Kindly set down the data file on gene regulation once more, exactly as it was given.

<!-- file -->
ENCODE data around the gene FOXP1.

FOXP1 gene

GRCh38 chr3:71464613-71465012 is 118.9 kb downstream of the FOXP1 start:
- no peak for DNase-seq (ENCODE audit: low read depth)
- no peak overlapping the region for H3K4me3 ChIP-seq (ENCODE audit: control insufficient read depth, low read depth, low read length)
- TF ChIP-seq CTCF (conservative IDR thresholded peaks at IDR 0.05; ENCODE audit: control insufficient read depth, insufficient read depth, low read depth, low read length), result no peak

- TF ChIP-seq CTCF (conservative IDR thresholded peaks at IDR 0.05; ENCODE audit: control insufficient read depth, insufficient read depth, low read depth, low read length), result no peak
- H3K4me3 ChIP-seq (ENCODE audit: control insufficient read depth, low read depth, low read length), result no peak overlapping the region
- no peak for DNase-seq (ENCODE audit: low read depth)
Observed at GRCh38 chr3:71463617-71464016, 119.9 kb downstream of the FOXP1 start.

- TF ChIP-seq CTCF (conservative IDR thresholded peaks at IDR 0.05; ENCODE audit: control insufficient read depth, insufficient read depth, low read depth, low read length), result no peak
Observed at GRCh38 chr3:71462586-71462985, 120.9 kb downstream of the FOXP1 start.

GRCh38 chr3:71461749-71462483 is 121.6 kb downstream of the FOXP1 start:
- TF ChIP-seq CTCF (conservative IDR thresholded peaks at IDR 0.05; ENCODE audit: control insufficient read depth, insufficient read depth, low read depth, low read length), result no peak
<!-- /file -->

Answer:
ENCODE data around the gene FOXP1.

FOXP1 gene

GRCh38 chr3:71464613-71465012 is 118.9 kb downstream of the FOXP1 start:
- no peak for DNase-seq (ENCODE audit: low read depth)
- no peak overlapping the region for H3K4me3 ChIP-seq (ENCODE audit: control insufficient read depth, low read depth, low read length)
- TF ChIP-seq CTCF (conservative IDR thresholded peaks at IDR 0.05; ENCODE audit: control insufficient read depth, insufficient read depth, low read depth, low read length), result no peak

- TF ChIP-seq CTCF (conservative IDR thresholded peaks at IDR 0.05; ENCODE audit: control insufficient read depth, insufficient read depth, low read depth, low read length), result no peak
- H3K4me3 ChIP-seq (ENCODE audit: control insufficient read depth, low read depth, low read length), result no peak overlapping the region
- no peak for DNase-seq (ENCODE audit: low read depth)
Observed at GRCh38 chr3:71463617-71464016, 119.9 kb downstream of the FOXP1 start.

- TF ChIP-seq CTCF (conservative IDR thresholded peaks at IDR 0.05; ENCODE audit: control insufficient read depth, insufficient read depth, low read depth, low read length), result no peak
Observed at GRCh38 chr3:71462586-71462985, 120.9 kb downstream of the FOXP1 start.

GRCh38 chr3:71461749-71462483 is 121.6 kb downstream of the FOXP1 start:
- TF ChIP-seq CTCF (conservative IDR thresholded peaks at IDR 0.05; ENCODE audit: control insufficient read depth, insufficient read depth, low read depth, low read length), result no peak